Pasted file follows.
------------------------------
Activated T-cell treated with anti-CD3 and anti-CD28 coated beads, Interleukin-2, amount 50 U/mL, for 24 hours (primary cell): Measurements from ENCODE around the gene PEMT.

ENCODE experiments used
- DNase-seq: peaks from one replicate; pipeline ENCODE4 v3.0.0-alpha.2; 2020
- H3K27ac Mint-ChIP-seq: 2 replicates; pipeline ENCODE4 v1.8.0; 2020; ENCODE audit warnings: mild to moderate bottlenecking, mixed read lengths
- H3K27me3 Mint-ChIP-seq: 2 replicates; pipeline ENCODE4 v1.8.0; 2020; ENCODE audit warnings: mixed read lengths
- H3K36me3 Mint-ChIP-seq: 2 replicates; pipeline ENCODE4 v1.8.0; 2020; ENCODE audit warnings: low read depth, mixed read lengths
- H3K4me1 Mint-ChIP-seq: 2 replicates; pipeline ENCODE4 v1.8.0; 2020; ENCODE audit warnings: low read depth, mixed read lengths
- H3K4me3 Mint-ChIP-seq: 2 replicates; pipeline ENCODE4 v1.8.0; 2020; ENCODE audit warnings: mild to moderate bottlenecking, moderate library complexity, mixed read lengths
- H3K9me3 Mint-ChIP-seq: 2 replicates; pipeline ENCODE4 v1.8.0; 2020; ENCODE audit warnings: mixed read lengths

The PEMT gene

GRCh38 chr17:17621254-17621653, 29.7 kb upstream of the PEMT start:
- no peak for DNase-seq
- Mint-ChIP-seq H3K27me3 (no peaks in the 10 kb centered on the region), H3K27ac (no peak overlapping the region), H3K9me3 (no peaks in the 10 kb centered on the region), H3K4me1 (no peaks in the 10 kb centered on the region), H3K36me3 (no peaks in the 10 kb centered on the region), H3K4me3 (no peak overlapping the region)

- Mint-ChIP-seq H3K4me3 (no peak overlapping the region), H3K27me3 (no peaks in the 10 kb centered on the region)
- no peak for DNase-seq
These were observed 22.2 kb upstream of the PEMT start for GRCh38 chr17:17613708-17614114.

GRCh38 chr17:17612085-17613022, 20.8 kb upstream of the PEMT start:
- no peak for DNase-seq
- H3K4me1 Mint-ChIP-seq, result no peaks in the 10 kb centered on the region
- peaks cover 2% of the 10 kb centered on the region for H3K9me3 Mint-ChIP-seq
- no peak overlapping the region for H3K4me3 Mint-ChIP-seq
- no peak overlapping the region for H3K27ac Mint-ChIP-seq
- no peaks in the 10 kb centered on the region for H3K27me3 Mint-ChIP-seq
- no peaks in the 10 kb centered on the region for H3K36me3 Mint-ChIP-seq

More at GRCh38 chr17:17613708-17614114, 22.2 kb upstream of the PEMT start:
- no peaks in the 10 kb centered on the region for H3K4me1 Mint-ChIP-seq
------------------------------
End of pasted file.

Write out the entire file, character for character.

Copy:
Activated T-cell treated with anti-CD3 and anti-CD28 coated beads, Interleukin-2, amount 50 U/mL, for 24 hours (primary cell): Measurements from ENCODE around the gene PEMT.

ENCODE experiments used
- DNase-seq: peaks from one replicate; pipeline ENCODE4 v3.0.0-alpha.2; 2020
- H3K27ac Mint-ChIP-seq: 2 replicates; pipeline ENCODE4 v1.8.0; 2020; ENCODE audit warnings: mild to moderate bottlenecking, mixed read lengths
- H3K27me3 Mint-ChIP-seq: 2 replicates; pipeline ENCODE4 v1.8.0; 2020; ENCODE audit warnings: mixed read lengths
- H3K36me3 Mint-ChIP-seq: 2 replicates; pipeline ENCODE4 v1.8.0; 2020; ENCODE audit warnings: low read depth, mixed read lengths
- H3K4me1 Mint-ChIP-seq: 2 replicates; pipeline ENCODE4 v1.8.0; 2020; ENCODE audit warnings: low read depth, mixed read lengths
- H3K4me3 Mint-ChIP-seq: 2 replicates; pipeline ENCODE4 v1.8.0; 2020; ENCODE audit warnings: mild to moderate bottlenecking, moderate library complexity, mixed read lengths
- H3K9me3 Mint-ChIP-seq: 2 replicates; pipeline ENCODE4 v1.8.0; 2020; ENCODE audit warnings: mixed read lengths

The PEMT gene

GRCh38 chr17:17621254-17621653, 29.7 kb upstream of the PEMT start:
- no peak for DNase-seq
- Mint-ChIP-seq H3K27me3 (no peaks in the 10 kb centered on the region), H3K27ac (no peak overlapping the region), H3K9me3 (no peaks in the 10 kb centered on the region), H3K4me1 (no peaks in the 10 kb centered on the region), H3K36me3 (no peaks in the 10 kb centered on the region), H3K4me3 (no peak overlapping the region)

- Mint-ChIP-seq H3K4me3 (no peak overlapping the region), H3K27me3 (no peaks in the 10 kb centered on the region)
- no peak for DNase-seq
These were observed 22.2 kb upstream of the PEMT start for GRCh38 chr17:17613708-17614114.

GRCh38 chr17:17612085-17613022, 20.8 kb upstream of the PEMT start:
- no peak for DNase-seq
- H3K4me1 Mint-ChIP-seq, result no peaks in the 10 kb centered on the region
- peaks cover 2% of the 10 kb centered on the region for H3K9me3 Mint-ChIP-seq
- no peak overlapping the region for H3K4me3 Mint-ChIP-seq
- no peak overlapping the region for H3K27ac Mint-ChIP-seq
- no peaks in the 10 kb centered on the region for H3K27me3 Mint-ChIP-seq
- no peaks in the 10 kb centered on the region for H3K36me3 Mint-ChIP-seq

More at GRCh38 chr17:17613708-17614114, 22.2 kb upstream of the PEMT start:
- no peaks in the 10 kb centered on the region for H3K4me1 Mint-ChIP-seq